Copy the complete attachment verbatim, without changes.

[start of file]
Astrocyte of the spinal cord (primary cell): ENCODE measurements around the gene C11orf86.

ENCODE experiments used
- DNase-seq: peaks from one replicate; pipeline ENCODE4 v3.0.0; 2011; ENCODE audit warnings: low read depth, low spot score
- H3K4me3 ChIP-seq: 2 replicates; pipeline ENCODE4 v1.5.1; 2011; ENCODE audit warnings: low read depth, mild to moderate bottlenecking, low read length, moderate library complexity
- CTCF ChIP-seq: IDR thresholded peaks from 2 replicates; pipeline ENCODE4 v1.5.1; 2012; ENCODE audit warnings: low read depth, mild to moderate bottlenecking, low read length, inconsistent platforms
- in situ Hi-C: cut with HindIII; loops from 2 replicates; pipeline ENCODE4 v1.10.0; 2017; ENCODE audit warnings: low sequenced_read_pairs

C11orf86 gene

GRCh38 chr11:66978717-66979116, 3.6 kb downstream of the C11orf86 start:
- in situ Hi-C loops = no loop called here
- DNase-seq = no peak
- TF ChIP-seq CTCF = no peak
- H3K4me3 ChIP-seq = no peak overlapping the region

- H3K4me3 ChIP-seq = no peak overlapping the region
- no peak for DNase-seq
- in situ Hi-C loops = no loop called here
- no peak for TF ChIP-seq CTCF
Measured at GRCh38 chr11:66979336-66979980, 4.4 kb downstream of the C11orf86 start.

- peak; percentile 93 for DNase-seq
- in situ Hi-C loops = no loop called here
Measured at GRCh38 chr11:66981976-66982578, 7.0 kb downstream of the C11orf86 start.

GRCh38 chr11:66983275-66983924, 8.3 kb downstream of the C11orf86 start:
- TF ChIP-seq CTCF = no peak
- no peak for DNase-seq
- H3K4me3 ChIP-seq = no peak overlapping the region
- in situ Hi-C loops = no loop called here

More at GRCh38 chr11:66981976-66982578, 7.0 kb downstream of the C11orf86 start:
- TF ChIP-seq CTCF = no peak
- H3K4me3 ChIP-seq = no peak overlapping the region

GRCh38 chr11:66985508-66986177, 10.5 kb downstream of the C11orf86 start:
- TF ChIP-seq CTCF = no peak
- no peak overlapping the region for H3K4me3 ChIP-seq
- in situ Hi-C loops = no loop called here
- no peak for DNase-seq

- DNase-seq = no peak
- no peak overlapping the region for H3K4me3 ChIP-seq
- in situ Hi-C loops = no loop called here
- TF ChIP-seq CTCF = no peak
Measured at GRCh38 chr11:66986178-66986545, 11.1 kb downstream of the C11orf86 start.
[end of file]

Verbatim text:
Astrocyte of the spinal cord (primary cell): ENCODE measurements around the gene C11orf86.

ENCODE experiments used
- DNase-seq: peaks from one replicate; pipeline ENCODE4 v3.0.0; 2011; ENCODE audit warnings: low read depth, low spot score
- H3K4me3 ChIP-seq: 2 replicates; pipeline ENCODE4 v1.5.1; 2011; ENCODE audit warnings: low read depth, mild to moderate bottlenecking, low read length, moderate library complexity
- CTCF ChIP-seq: IDR thresholded peaks from 2 replicates; pipeline ENCODE4 v1.5.1; 2012; ENCODE audit warnings: low read depth, mild to moderate bottlenecking, low read length, inconsistent platforms
- in situ Hi-C: cut with HindIII; loops from 2 replicates; pipeline ENCODE4 v1.10.0; 2017; ENCODE audit warnings: low sequenced_read_pairs

C11orf86 gene

GRCh38 chr11:66978717-66979116, 3.6 kb downstream of the C11orf86 start:
- in situ Hi-C loops = no loop called here
- DNase-seq = no peak
- TF ChIP-seq CTCF = no peak
- H3K4me3 ChIP-seq = no peak overlapping the region

- H3K4me3 ChIP-seq = no peak overlapping the region
- no peak for DNase-seq
- in situ Hi-C loops = no loop called here
- no peak for TF ChIP-seq CTCF
Measured at GRCh38 chr11:66979336-66979980, 4.4 kb downstream of the C11orf86 start.

- peak; percentile 93 for DNase-seq
- in situ Hi-C loops = no loop called here
Measured at GRCh38 chr11:66981976-66982578, 7.0 kb downstream of the C11orf86 start.

GRCh38 chr11:66983275-66983924, 8.3 kb downstream of the C11orf86 start:
- TF ChIP-seq CTCF = no peak
- no peak for DNase-seq
- H3K4me3 ChIP-seq = no peak overlapping the region
- in situ Hi-C loops = no loop called here

More at GRCh38 chr11:66981976-66982578, 7.0 kb downstream of the C11orf86 start:
- TF ChIP-seq CTCF = no peak
- H3K4me3 ChIP-seq = no peak overlapping the region

GRCh38 chr11:66985508-66986177, 10.5 kb downstream of the C11orf86 start:
- TF ChIP-seq CTCF = no peak
- no peak overlapping the region for H3K4me3 ChIP-seq
- in situ Hi-C loops = no loop called here
- no peak for DNase-seq

- DNase-seq = no peak
- no peak overlapping the region for H3K4me3 ChIP-seq
- in situ Hi-C loops = no loop called here
- TF ChIP-seq CTCF = no peak
Measured at GRCh38 chr11:66986178-66986545, 11.1 kb downstream of the C11orf86 start.